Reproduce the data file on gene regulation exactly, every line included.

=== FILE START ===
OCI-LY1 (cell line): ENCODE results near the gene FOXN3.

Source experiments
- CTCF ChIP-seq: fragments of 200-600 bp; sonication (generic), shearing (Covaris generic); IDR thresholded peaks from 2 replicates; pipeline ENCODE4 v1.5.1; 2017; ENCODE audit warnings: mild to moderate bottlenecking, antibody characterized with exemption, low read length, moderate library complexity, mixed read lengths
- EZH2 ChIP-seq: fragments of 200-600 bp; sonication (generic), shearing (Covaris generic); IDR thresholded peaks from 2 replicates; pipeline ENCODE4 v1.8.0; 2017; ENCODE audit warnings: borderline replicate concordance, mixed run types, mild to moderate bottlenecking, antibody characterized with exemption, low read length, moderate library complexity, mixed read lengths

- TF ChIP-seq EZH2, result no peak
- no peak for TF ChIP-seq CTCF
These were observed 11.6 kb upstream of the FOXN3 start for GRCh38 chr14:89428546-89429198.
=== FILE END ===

OCI-LY1 (cell line): ENCODE results near the gene FOXN3.

Source experiments
- CTCF ChIP-seq: fragments of 200-600 bp; sonication (generic), shearing (Covaris generic); IDR thresholded peaks from 2 replicates; pipeline ENCODE4 v1.5.1; 2017; ENCODE audit warnings: mild to moderate bottlenecking, antibody characterized with exemption, low read length, moderate library complexity, mixed read lengths
- EZH2 ChIP-seq: fragments of 200-600 bp; sonication (generic), shearing (Covaris generic); IDR thresholded peaks from 2 replicates; pipeline ENCODE4 v1.8.0; 2017; ENCODE audit warnings: borderline replicate concordance, mixed run types, mild to moderate bottlenecking, antibody characterized with exemption, low read length, moderate library complexity, mixed read lengths

- TF ChIP-seq EZH2, result no peak
- no peak for TF ChIP-seq CTCF
These were observed 11.6 kb upstream of the FOXN3 start for GRCh38 chr14:89428546-89429198.